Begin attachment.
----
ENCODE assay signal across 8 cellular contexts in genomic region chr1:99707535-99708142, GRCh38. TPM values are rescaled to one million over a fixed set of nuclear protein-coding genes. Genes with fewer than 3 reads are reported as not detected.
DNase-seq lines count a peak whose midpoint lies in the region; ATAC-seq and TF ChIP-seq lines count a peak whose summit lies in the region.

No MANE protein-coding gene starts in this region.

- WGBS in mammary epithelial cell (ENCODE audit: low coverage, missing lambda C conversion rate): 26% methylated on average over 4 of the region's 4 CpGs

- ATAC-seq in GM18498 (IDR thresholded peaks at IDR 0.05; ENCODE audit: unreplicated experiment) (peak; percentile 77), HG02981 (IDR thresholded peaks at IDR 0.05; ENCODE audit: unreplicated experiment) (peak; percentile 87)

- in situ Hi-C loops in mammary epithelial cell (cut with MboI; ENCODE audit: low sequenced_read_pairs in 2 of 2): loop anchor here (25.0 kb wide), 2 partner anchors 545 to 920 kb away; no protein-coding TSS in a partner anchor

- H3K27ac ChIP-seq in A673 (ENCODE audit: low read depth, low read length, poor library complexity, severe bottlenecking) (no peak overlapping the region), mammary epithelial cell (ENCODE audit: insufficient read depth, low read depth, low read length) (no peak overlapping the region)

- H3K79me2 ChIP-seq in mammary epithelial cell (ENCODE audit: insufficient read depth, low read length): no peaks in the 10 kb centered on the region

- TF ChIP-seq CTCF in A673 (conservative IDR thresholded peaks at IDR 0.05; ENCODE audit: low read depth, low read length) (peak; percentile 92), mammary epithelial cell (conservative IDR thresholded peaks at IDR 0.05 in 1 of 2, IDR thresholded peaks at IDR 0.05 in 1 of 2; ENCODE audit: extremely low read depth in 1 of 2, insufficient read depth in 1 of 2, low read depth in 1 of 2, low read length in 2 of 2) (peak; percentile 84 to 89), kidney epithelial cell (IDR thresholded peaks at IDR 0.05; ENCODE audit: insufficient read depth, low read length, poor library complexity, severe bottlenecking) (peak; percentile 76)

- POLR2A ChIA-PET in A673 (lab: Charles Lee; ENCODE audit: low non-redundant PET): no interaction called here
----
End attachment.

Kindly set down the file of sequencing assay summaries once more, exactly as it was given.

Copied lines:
ENCODE assay signal across 8 cellular contexts in genomic region chr1:99707535-99708142, GRCh38. TPM values are rescaled to one million over a fixed set of nuclear protein-coding genes. Genes with fewer than 3 reads are reported as not detected.
DNase-seq lines count a peak whose midpoint lies in the region; ATAC-seq and TF ChIP-seq lines count a peak whose summit lies in the region.

No MANE protein-coding gene starts in this region.

- WGBS in mammary epithelial cell (ENCODE audit: low coverage, missing lambda C conversion rate): 26% methylated on average over 4 of the region's 4 CpGs

- ATAC-seq in GM18498 (IDR thresholded peaks at IDR 0.05; ENCODE audit: unreplicated experiment) (peak; percentile 77), HG02981 (IDR thresholded peaks at IDR 0.05; ENCODE audit: unreplicated experiment) (peak; percentile 87)

- in situ Hi-C loops in mammary epithelial cell (cut with MboI; ENCODE audit: low sequenced_read_pairs in 2 of 2): loop anchor here (25.0 kb wide), 2 partner anchors 545 to 920 kb away; no protein-coding TSS in a partner anchor

- H3K27ac ChIP-seq in A673 (ENCODE audit: low read depth, low read length, poor library complexity, severe bottlenecking) (no peak overlapping the region), mammary epithelial cell (ENCODE audit: insufficient read depth, low read depth, low read length) (no peak overlapping the region)

- H3K79me2 ChIP-seq in mammary epithelial cell (ENCODE audit: insufficient read depth, low read length): no peaks in the 10 kb centered on the region

- TF ChIP-seq CTCF in A673 (conservative IDR thresholded peaks at IDR 0.05; ENCODE audit: low read depth, low read length) (peak; percentile 92), mammary epithelial cell (conservative IDR thresholded peaks at IDR 0.05 in 1 of 2, IDR thresholded peaks at IDR 0.05 in 1 of 2; ENCODE audit: extremely low read depth in 1 of 2, insufficient read depth in 1 of 2, low read depth in 1 of 2, low read length in 2 of 2) (peak; percentile 84 to 89), kidney epithelial cell (IDR thresholded peaks at IDR 0.05; ENCODE audit: insufficient read depth, low read length, poor library complexity, severe bottlenecking) (peak; percentile 76)

- POLR2A ChIA-PET in A673 (lab: Charles Lee; ENCODE audit: low non-redundant PET): no interaction called here